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[en] Highlights: ► 5 nm AgNPs showed size dependent melting behavior. ► 3003 Al alloy was brazed well below the Al–Ag eutectic (567 °C) temperature. ► Heating rate influenced the microstructural/phase changes at the bond interface. ► A 7 μm Ag interlayer resulted in shear stress of 69.7 MPa when brazed at 570 °C. ► Diffusion zone of ∼25 μm (one side) is a potential candidate for precision joining. -- Abstract: In the current study, we investigated the effect of braze filler particle size and various processing parameters on vacuum diffusion brazing of thin foils of 3003 Al using a Ag nanoparticle (AgNPs) interlayer. All samples were brazed at 550 °C and 570 °C at heating rates of 5 °C/min and 25 °C/min under a pressure of 1 MPa. Differential scanning calorimetric results, involving 5 nm AgNPs, showed significant reduction in phase transformation temperature. Microstructures of brazed cross-sections revealed that nanoparticles aid formation of the joint at temperatures below the Al–Ag eutectic temperature of 567 °C. X-ray diffraction analysis of the interface showed the presence of δ-phase (Ag2Al) and μ-phase (Ag3Al). This was confirmed with energy dispersive spectroscopic analysis. A tensile strength of 69.7 MPa was achieved for a sample brazed at 570 °C with an interlayer of approximately 7 μm in thickness.
[en] Growth in the potential applications of nanomaterials has led to a focus on the development of new manufacturing approaches for these materials. In particular, an increased demand due to the unique properties of nanomaterials requires a substantial yield of high-performance materials and a simultaneous reduction in the environmental impact of these processes. In this paper, a high-rate production of phosphine-stabilized undecagold nanoclusters was achieved using a layer-up strategy which involves the use of microlamination architectures; the patterning and bonding of thin layers of material (laminae) to create a multilayered micromixer in the range of 25-250 μm thick was used to step up the production of phosphine-stabilized undecagold nanoclusters. The continuous production of highly monodispersed phosphine-stabilized undecagold nanoclusters at a rate of about 11.8 (mg s-1) was achieved using a microreactor with a size of 1.687 cm3. This result is about 500 times over conventional batch syntheses based on the production rate per reactor volume.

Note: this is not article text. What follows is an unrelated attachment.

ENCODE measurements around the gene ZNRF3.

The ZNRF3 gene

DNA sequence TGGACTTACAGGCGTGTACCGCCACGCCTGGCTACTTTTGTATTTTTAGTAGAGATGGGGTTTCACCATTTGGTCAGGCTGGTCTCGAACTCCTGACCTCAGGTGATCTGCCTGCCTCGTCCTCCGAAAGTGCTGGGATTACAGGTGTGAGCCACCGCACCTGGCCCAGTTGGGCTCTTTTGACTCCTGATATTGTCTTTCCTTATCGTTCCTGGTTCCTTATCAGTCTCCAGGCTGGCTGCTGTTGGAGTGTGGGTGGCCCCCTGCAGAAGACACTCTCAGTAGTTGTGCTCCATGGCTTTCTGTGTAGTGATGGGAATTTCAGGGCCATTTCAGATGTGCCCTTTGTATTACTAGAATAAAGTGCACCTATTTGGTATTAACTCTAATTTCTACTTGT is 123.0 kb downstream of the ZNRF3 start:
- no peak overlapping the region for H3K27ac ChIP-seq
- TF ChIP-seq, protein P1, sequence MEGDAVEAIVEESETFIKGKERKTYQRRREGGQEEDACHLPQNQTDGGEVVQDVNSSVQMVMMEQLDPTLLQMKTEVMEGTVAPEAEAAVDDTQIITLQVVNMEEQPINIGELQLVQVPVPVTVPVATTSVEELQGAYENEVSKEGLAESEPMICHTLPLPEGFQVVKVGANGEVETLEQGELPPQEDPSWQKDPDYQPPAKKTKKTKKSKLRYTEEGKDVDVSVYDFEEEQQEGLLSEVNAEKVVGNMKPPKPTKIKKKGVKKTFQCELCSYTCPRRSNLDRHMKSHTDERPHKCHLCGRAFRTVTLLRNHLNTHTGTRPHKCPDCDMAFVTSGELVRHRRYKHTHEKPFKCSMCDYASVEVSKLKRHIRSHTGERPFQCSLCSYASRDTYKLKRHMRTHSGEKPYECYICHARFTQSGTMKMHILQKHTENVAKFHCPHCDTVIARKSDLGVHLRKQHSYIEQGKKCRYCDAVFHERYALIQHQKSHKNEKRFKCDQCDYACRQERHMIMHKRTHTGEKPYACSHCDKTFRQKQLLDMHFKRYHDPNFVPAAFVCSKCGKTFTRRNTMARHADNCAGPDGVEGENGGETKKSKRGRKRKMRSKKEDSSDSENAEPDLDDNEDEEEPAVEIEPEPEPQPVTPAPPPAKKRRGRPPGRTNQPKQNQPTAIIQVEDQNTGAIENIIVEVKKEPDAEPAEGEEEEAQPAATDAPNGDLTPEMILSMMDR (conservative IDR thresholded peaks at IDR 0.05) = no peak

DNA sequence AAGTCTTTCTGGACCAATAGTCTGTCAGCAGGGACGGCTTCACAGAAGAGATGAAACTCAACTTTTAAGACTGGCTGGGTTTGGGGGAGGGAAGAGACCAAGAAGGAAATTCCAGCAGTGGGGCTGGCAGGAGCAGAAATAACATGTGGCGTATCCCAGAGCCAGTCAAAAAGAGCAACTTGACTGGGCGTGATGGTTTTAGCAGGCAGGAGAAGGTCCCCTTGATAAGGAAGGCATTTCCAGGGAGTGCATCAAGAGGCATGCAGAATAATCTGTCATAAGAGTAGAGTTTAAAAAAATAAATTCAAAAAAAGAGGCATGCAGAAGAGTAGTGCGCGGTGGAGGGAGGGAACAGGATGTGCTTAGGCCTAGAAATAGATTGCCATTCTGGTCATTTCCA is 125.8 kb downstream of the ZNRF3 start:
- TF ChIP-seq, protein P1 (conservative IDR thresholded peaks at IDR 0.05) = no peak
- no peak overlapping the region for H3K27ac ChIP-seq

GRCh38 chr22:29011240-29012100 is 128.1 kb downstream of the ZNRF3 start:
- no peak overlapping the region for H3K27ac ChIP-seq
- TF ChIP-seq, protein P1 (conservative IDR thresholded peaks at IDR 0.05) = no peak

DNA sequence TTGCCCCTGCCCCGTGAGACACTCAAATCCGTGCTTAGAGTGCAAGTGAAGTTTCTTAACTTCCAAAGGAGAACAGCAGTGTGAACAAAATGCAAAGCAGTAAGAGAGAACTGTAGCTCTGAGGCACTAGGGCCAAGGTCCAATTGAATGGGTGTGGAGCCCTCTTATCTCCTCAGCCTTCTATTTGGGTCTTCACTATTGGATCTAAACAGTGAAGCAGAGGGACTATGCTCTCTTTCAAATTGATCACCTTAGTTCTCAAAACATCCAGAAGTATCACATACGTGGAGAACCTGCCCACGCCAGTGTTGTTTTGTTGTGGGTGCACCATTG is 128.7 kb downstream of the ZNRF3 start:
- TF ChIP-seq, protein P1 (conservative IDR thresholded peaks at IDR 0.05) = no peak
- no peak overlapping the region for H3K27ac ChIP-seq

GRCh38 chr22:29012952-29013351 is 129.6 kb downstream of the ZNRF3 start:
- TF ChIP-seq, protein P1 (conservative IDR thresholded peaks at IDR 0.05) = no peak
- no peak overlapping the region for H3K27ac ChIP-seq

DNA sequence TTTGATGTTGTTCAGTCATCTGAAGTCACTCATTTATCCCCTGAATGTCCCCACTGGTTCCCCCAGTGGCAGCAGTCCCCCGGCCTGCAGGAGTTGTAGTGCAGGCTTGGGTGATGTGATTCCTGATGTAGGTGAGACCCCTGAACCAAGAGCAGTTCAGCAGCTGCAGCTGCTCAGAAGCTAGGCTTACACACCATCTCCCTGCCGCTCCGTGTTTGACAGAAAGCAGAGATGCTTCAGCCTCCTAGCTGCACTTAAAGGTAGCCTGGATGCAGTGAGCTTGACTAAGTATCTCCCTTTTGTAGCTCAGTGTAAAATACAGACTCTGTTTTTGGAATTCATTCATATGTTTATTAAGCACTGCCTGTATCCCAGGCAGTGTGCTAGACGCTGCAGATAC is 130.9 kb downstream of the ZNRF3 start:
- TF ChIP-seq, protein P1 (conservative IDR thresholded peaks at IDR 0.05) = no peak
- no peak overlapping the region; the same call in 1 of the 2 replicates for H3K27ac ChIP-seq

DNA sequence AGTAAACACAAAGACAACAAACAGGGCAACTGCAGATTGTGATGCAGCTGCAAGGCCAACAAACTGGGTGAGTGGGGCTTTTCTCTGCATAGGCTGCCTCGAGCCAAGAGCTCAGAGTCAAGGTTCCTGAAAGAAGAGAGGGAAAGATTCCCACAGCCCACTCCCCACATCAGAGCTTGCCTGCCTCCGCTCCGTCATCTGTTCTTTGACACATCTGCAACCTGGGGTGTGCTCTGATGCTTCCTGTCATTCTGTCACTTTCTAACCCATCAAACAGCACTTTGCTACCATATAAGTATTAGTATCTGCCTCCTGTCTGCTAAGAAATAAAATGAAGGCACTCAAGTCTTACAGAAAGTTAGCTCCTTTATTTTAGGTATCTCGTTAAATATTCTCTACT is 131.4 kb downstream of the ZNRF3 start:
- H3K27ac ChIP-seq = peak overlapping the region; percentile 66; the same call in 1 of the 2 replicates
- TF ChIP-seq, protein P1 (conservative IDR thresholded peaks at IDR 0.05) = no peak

[en] A critical barrier to the routine use of nanomaterials is the tedious, expensive means of their synthesis. Microreaction technology takes advantage of the large surface area-to-volume ratios within microchannel structures to accelerate heat and mass transport. This accelerated transport allows for rapid changes in reaction temperatures and concentrations leading to more uniform heating and mixing which can have dramatic impacts on macromolecular yields and nanoparticle size distributions. Benefits of microreaction technology include higher yield and reactant conversion, better energy efficiency and less by-product generation. Microreactors can help minimize the environmental impact of nanoproduction by enabling solvent free mixing, integrated separation techniques and reagent recycling. The possibility of synthesizing nanomaterials in the required volumes at the point-of-use eliminates the need to store and transport potentially hazardous materials and provides the flexibility for tailoring complex functional nanomaterials. Recognizing these benefits for nanosynthesis, continuous flow microreactors have been used by several research groups to synthesize and characterize nanomaterials. An overview of these efforts and issues related to scale up and other post synthesis processes such as separation and deposition are presented in this paper.
[en] Continuous microreactor-assisted solution deposition is demonstrated for the deposition of CdS thin films on fluorine-doped tin oxide (FTO) coated glass. The continuous flow system consists of a microscale T-junction micromixer with the co-axial water circulation heat exchanger to control the reacting chemical flux and optimize the heterogeneous surface reaction. Dense, high quality nanocrystallite CdS thin films were deposited at an average rate of 25.2 nm/min, which is significantly higher than the reported growth rate from typical batch chemical bath deposition process. Focused-ion-beam was used for transmission electron microscopy specimen preparation to characterize the interfacial microstructure of CdS and FTO layers. The band gap was determined at 2.44 eV by UV–vis absorption spectroscopy. X-ray photon spectroscopy shows the binding energies of Cd 3d3/2, Cd 3d5/2, S 2P3/2 and S 2P1/2 at 411.7 eV, 404.8 eV, 162.1 eV and 163.4 eV, respectively. - Highlights: ► CdS films deposited using continuous microreactor-assisted solution deposition (MASD) ► Dense nanocrystallite CdS films can be reached at a rate of 25.2 [nm/min]. ► MASD can approach higher film growth rate than conventional chemical bath deposition